Warming Trend Prompts Action at 'Doomsday' VaultS. Himmelstein | May 22, 2017
The world’s largest collection of crop diversity is contained in a global seed repository in Norway. Currently, the Svalbard Global Seed Vault holds more than 880,000 samples, originating from almost every country in the world. The facility is designed to safeguard as much unique crop genetic material as possible and can store up to 2.5 billion seeds.
Freezing temperatures in the 'Doomsday' vault, located inside a mountain on a remote Arctic island in a Norwegian archipelago, keep the seeds, sealed in packages and stored on shelves, usable for a long period of time. Permafrost and thick rock should guarantee the seeds are frozen and secured for centuries.
However, 2016 has proven to be the warmest year on record, and in October melting permafrost caused water to leak about 15 meters (49 feet) into the entrance of a 100-meter tunnel inside the vault. No damage was caused to the seeds, which remain safe inside the vault at the required storage temperature of -18 degrees Celsius (-4 degrees Fahrenheit).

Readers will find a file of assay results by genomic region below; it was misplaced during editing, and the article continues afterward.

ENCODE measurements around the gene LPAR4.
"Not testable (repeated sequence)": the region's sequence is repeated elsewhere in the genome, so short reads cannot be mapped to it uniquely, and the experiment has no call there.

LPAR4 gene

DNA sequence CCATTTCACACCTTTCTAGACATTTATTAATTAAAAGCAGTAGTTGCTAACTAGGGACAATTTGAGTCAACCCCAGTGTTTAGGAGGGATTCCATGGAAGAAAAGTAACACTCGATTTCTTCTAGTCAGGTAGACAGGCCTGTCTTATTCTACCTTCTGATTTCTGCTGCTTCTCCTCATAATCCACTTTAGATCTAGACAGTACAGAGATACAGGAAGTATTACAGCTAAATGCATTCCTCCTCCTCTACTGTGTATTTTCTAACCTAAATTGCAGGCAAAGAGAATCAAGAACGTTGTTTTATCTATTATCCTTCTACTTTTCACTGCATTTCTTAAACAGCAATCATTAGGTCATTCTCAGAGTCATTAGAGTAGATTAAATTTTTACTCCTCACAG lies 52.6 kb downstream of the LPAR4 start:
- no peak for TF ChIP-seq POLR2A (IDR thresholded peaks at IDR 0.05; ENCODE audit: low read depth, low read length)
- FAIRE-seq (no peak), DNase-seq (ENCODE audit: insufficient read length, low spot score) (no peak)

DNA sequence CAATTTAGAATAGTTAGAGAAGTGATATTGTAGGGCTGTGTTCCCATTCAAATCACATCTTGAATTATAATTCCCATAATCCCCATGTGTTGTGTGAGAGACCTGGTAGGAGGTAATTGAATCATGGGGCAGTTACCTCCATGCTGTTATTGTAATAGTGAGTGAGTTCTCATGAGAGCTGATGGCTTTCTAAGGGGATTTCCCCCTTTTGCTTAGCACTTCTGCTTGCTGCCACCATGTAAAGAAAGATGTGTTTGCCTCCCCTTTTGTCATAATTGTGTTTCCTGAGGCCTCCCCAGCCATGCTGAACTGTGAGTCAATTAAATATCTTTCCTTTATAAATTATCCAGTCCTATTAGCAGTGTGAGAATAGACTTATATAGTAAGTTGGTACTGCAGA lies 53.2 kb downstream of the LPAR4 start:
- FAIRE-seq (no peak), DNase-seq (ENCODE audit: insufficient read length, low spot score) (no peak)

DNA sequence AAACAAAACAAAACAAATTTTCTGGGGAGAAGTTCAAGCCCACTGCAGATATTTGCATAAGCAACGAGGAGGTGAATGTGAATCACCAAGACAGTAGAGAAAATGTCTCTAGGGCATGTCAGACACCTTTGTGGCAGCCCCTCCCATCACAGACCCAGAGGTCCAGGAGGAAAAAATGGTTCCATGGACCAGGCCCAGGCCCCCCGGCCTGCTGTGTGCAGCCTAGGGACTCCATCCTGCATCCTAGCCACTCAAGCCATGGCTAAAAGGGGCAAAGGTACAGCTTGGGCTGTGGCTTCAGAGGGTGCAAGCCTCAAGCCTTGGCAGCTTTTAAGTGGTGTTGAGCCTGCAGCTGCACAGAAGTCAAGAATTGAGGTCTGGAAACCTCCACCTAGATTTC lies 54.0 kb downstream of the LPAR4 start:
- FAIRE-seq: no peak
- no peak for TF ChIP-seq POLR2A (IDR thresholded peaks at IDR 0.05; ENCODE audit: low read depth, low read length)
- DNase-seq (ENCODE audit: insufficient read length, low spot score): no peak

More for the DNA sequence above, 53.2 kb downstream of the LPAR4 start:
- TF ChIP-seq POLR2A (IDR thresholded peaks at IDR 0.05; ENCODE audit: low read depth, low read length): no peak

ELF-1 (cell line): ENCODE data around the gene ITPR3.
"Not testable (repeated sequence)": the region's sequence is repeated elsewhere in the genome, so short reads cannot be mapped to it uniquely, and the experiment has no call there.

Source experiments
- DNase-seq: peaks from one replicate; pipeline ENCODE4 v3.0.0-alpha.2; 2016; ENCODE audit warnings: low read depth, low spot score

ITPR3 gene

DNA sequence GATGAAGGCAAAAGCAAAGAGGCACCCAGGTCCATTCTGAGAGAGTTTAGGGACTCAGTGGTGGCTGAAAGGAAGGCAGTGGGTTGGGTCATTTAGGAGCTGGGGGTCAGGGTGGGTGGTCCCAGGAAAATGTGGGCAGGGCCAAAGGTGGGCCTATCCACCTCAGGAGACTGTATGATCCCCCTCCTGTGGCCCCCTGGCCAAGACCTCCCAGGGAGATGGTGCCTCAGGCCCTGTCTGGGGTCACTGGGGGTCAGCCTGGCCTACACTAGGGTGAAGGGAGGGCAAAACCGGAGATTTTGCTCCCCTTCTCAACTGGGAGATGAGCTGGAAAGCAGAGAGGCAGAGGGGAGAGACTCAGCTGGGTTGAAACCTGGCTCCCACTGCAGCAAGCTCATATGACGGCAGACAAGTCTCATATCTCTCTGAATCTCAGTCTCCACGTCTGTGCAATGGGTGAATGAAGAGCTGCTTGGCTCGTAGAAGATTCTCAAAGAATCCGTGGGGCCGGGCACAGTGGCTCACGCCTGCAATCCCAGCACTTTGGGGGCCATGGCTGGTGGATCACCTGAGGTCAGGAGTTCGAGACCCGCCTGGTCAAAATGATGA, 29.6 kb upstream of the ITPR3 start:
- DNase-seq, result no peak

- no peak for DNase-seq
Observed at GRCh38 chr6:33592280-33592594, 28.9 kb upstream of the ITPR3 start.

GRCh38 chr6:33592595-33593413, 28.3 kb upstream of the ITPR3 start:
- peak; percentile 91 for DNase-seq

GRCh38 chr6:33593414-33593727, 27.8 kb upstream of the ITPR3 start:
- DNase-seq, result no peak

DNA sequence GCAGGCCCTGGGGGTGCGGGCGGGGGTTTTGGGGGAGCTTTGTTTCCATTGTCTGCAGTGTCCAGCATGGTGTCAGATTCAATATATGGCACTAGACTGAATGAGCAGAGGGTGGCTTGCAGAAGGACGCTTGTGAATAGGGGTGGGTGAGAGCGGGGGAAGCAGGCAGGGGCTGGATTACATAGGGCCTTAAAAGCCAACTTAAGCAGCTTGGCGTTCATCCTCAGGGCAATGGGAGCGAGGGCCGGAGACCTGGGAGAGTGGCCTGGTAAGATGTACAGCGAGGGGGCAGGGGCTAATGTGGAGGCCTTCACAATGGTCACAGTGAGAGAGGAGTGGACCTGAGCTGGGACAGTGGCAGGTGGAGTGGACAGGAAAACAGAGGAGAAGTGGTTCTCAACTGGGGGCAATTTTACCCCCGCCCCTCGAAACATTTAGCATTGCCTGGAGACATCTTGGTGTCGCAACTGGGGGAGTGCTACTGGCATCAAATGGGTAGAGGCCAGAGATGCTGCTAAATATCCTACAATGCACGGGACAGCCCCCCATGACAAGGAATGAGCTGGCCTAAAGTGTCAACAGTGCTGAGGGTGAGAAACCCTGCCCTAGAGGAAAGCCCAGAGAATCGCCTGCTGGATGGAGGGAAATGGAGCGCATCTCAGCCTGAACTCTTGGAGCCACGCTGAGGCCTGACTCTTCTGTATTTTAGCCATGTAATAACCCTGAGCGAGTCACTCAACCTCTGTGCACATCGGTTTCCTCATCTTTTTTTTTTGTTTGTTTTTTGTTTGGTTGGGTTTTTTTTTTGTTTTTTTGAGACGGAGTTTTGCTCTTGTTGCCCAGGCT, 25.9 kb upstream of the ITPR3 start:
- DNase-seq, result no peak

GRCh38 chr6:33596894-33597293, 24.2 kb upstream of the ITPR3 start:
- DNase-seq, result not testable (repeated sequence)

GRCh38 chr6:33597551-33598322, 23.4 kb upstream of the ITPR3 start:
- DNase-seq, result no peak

In response to the leak, vault managers are now constructing a waterproof wall inside for additional protection, and all heat sources would also be removed from inside the vault.
The Svalbard vault was opened in 2008 with the aim to provide a "fail-safe seed storage facility, built to stand the test of time and the challenge of natural or man-made disasters," according to the Global Crop Diversity Trust.